Getting there & away
Nicaragua is accessible via two international airports and six major border crossings (and two sketchy ones) with Honduras and Costa Rica. International buses and flights leave Managua several times daily for El Salvador.
There are no official border crossings by sea. Although you can theoretically cross the Golfo de Fonseca to El Salvador, this is not a regular crossing (you'll need to hire a private boat) and you should talk to immigration in Managua or San Salvador before attempting it.
If passport stamps are not a huge concern, there are five international ports administered by ENAP (the National Port Company), where you could catch a cargo ship: Puerto Sandino and Corinto on the Pacific, and El Rama, El Bluff (close to Bluefields) and Bilwi on the Atlantic.
The Potosí and San Juan de Nicaragua crossings are basically for adventureros with deep pockets, or actual pirates. The rest of these border crossings are solid. It's US$7 to enter Nicaragua, US$2 to leave. Costa Rica is free coming and going, while Honduras charges US$3 entry and free exit.
Sipoá to Peñas Blancas, Costa Rica The main border crossing to Costa Rica is a 1km stroll through mellow border weirdness; it's fast and efficient if your arrival doesn't coincide with an international bus.
San Carlos to Los Chiles, Costa Rica Or, take an easy, breezy, gorgeous river boat ride down the egret-lined Río Frio.
San Juan de Nicaragua to Barra, Costa Rica This expensive river adventure is usually arranged by fancy fishing lodges, but you could theoretically do it yourself.
Potosí to La Union, El Salvador Even sketchier, you could rent a boat and follow the old international ferry route across the Gulf of Fonseca.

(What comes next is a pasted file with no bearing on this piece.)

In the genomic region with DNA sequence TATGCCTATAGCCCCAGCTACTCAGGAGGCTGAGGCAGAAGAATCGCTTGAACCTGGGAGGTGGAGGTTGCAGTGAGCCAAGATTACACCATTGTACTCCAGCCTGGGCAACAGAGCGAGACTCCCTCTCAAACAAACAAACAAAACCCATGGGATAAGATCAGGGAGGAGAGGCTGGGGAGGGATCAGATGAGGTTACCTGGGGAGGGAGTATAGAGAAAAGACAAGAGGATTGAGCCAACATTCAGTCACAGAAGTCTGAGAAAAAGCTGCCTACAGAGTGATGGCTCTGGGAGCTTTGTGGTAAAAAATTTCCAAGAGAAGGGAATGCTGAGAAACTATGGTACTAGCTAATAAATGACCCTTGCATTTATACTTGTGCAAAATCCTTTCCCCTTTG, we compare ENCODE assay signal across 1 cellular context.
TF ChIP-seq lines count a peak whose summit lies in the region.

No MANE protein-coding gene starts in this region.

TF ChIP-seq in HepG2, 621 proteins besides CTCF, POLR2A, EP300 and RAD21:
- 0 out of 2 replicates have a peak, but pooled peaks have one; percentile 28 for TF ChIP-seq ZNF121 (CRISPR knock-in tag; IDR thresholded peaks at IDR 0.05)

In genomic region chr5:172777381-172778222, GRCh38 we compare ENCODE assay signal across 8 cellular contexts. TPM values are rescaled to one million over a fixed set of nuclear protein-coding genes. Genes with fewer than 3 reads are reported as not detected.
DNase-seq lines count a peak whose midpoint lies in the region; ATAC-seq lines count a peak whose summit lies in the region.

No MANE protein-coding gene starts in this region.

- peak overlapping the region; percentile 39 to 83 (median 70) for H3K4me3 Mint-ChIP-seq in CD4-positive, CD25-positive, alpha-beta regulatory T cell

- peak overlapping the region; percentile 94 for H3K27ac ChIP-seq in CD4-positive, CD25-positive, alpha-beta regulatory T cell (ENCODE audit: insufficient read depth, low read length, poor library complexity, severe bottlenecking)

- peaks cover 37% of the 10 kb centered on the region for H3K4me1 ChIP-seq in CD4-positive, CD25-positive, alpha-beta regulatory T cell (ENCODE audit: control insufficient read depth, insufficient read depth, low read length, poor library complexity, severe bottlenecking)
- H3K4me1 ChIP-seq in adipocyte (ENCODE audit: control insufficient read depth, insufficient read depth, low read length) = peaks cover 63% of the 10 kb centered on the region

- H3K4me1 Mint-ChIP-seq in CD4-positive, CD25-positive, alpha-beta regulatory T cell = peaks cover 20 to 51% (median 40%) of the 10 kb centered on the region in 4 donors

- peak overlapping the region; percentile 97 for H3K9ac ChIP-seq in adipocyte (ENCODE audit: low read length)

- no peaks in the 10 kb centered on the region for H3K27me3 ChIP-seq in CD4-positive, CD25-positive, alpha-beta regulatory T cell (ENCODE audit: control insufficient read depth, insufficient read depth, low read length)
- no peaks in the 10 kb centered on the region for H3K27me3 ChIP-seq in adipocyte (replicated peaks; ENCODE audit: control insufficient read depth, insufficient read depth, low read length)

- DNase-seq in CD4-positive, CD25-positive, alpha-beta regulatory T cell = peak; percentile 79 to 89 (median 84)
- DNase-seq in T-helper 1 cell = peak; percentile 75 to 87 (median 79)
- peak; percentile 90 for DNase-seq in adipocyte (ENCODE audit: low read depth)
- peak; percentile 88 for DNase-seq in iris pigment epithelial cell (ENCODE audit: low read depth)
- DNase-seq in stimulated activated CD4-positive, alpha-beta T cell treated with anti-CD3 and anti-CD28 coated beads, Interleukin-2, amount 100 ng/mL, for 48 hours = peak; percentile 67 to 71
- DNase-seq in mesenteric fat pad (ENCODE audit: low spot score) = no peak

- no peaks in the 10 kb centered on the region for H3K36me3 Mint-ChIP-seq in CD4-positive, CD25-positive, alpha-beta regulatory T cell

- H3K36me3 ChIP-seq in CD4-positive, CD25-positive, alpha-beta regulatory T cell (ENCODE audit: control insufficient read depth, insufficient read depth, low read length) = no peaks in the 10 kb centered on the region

Guasale to Choluteca, Honduras The fastest route from Nicaragua, an easy cruise north from lovely León.
Somoto to Choluteca, Honduras High-altitude crossing is almost as close to El Salvador, and comes with an amazing granite canyon.
Ocotal to Tegucigalpa, Honduras See the sunny Segovias and Honduran capital, at this major, businesslike border.
Comfy international buses have reclining seats, air-conditioning, televisions, bathrooms and sometimes even food service, and are definitely safer for travelers with bags. But it's always cheaper - and more convenient in high season (November to April), when you may need reservations for international buses - to take local buses and cross yourself.
Several bus lines serve destinations throughout Central America, including San Salvador, and all of them are convenient to Barrio Martha Quezada in Managua, and have offices or stops elsewhere in the country.
Tica Bus (222 3031, Managua; www.ticabus.com) The most popular carrier serves national capitals and major cities from Panama City to the Mexican border, including El Salvador (US$25, one bus daily). In addition to the sparkling new Managua terminal, there are offices in Rivas, Matagalpa, Estelí, León, Ocotal and Chinandega.
Careli Tours (278 6919; www.carelitours.com) Recommended Swiss company that runs tours in several languages to lots of destinations.
Gray Line (266 6134; www.graylinenicaragua.com) Offers plush, all-inclusive day trips (US$45 to US$90) beginning in Managua, and ending up on yachts, in canopy tours and wandering through colonial cities.
Nicaragua's main international hub is Managua International Airport (MGA; 233 1624/28; www.eaai.com.ni; Km 11 Carr Norte), a small, manageable airport that doesn't get many flights, although this is improving. It's worth checking into fares from much busier Juan Santamaria Airport in San José, Costa Rica, four to six hours by bus from the Nicaraguan border, or the international airport in Liberia, Costa Rica, just two hours by bus from Peñas Blancas. Nature Air makes two daily flights from San José and Liberia, Costa Rica, to tiny Granada International Airport. Recently reapproved for international flights, at press time Big Corn Island still only had domestic services.
The following airlines fly in and out of Nicaragua, and have offices in Managua. All airlines (except Aerocaribbean) also have offices at Managua International Airport, which can be reached by the second (233 or 263) phone number given in each listing.
Atlantic Airlines (airline code FLI; 222 5787, 233 3103; www.atlanticairlines.com; 2½c arriba del Busto José Martí; hub Managua) One daily flight to Tegucigalpa, Honduras, and daily services to Bluefields and the Corn Islands.